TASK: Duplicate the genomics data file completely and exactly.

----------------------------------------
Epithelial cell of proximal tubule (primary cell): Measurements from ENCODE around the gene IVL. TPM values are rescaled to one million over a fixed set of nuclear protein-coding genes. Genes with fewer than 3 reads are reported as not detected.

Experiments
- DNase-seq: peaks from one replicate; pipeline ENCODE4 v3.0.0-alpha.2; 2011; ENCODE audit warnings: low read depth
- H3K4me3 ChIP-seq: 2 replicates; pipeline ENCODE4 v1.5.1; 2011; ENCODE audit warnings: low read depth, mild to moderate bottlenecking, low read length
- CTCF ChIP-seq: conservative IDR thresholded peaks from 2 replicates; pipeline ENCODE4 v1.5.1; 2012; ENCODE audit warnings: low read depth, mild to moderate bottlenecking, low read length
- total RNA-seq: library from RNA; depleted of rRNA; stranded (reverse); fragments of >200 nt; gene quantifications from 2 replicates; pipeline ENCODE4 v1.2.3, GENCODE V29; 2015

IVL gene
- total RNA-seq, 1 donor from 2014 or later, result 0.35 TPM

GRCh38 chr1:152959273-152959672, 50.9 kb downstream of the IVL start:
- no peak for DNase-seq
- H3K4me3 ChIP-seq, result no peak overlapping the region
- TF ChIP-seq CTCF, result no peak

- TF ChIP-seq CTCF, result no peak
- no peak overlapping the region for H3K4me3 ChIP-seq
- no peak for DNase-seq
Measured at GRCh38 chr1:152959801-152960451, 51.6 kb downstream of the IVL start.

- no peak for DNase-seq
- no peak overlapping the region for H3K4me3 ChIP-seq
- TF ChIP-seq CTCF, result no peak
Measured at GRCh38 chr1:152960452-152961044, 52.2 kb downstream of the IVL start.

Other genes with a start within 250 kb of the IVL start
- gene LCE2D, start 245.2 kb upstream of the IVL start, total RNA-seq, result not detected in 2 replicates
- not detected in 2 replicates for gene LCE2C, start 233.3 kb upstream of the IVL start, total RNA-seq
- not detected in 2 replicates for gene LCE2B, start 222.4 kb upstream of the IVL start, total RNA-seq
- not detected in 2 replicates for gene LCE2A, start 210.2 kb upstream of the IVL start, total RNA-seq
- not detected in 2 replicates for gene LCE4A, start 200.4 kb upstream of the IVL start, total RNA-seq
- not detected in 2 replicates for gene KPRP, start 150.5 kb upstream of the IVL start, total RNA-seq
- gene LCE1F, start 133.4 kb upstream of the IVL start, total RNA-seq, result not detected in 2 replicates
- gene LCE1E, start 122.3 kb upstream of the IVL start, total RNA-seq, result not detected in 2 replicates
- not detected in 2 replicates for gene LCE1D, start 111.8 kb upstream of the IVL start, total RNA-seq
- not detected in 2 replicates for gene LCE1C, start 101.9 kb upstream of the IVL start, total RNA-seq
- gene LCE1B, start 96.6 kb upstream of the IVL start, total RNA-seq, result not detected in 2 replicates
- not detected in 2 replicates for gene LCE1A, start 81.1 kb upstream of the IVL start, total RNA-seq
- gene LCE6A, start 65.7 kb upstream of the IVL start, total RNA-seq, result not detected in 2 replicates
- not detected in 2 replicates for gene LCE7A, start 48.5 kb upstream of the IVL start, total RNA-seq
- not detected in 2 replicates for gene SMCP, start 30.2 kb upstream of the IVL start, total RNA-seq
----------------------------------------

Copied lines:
Epithelial cell of proximal tubule (primary cell): Measurements from ENCODE around the gene IVL. TPM values are rescaled to one million over a fixed set of nuclear protein-coding genes. Genes with fewer than 3 reads are reported as not detected.

Experiments
- DNase-seq: peaks from one replicate; pipeline ENCODE4 v3.0.0-alpha.2; 2011; ENCODE audit warnings: low read depth
- H3K4me3 ChIP-seq: 2 replicates; pipeline ENCODE4 v1.5.1; 2011; ENCODE audit warnings: low read depth, mild to moderate bottlenecking, low read length
- CTCF ChIP-seq: conservative IDR thresholded peaks from 2 replicates; pipeline ENCODE4 v1.5.1; 2012; ENCODE audit warnings: low read depth, mild to moderate bottlenecking, low read length
- total RNA-seq: library from RNA; depleted of rRNA; stranded (reverse); fragments of >200 nt; gene quantifications from 2 replicates; pipeline ENCODE4 v1.2.3, GENCODE V29; 2015

IVL gene
- total RNA-seq, 1 donor from 2014 or later, result 0.35 TPM

GRCh38 chr1:152959273-152959672, 50.9 kb downstream of the IVL start:
- no peak for DNase-seq
- H3K4me3 ChIP-seq, result no peak overlapping the region
- TF ChIP-seq CTCF, result no peak

- TF ChIP-seq CTCF, result no peak
- no peak overlapping the region for H3K4me3 ChIP-seq
- no peak for DNase-seq
Measured at GRCh38 chr1:152959801-152960451, 51.6 kb downstream of the IVL start.

- no peak for DNase-seq
- no peak overlapping the region for H3K4me3 ChIP-seq
- TF ChIP-seq CTCF, result no peak
Measured at GRCh38 chr1:152960452-152961044, 52.2 kb downstream of the IVL start.

Other genes with a start within 250 kb of the IVL start
- gene LCE2D, start 245.2 kb upstream of the IVL start, total RNA-seq, result not detected in 2 replicates
- not detected in 2 replicates for gene LCE2C, start 233.3 kb upstream of the IVL start, total RNA-seq
- not detected in 2 replicates for gene LCE2B, start 222.4 kb upstream of the IVL start, total RNA-seq
- not detected in 2 replicates for gene LCE2A, start 210.2 kb upstream of the IVL start, total RNA-seq
- not detected in 2 replicates for gene LCE4A, start 200.4 kb upstream of the IVL start, total RNA-seq
- not detected in 2 replicates for gene KPRP, start 150.5 kb upstream of the IVL start, total RNA-seq
- gene LCE1F, start 133.4 kb upstream of the IVL start, total RNA-seq, result not detected in 2 replicates
- gene LCE1E, start 122.3 kb upstream of the IVL start, total RNA-seq, result not detected in 2 replicates
- not detected in 2 replicates for gene LCE1D, start 111.8 kb upstream of the IVL start, total RNA-seq
- not detected in 2 replicates for gene LCE1C, start 101.9 kb upstream of the IVL start, total RNA-seq
- gene LCE1B, start 96.6 kb upstream of the IVL start, total RNA-seq, result not detected in 2 replicates
- not detected in 2 replicates for gene LCE1A, start 81.1 kb upstream of the IVL start, total RNA-seq
- gene LCE6A, start 65.7 kb upstream of the IVL start, total RNA-seq, result not detected in 2 replicates
- not detected in 2 replicates for gene LCE7A, start 48.5 kb upstream of the IVL start, total RNA-seq
- not detected in 2 replicates for gene SMCP, start 30.2 kb upstream of the IVL start, total RNA-seq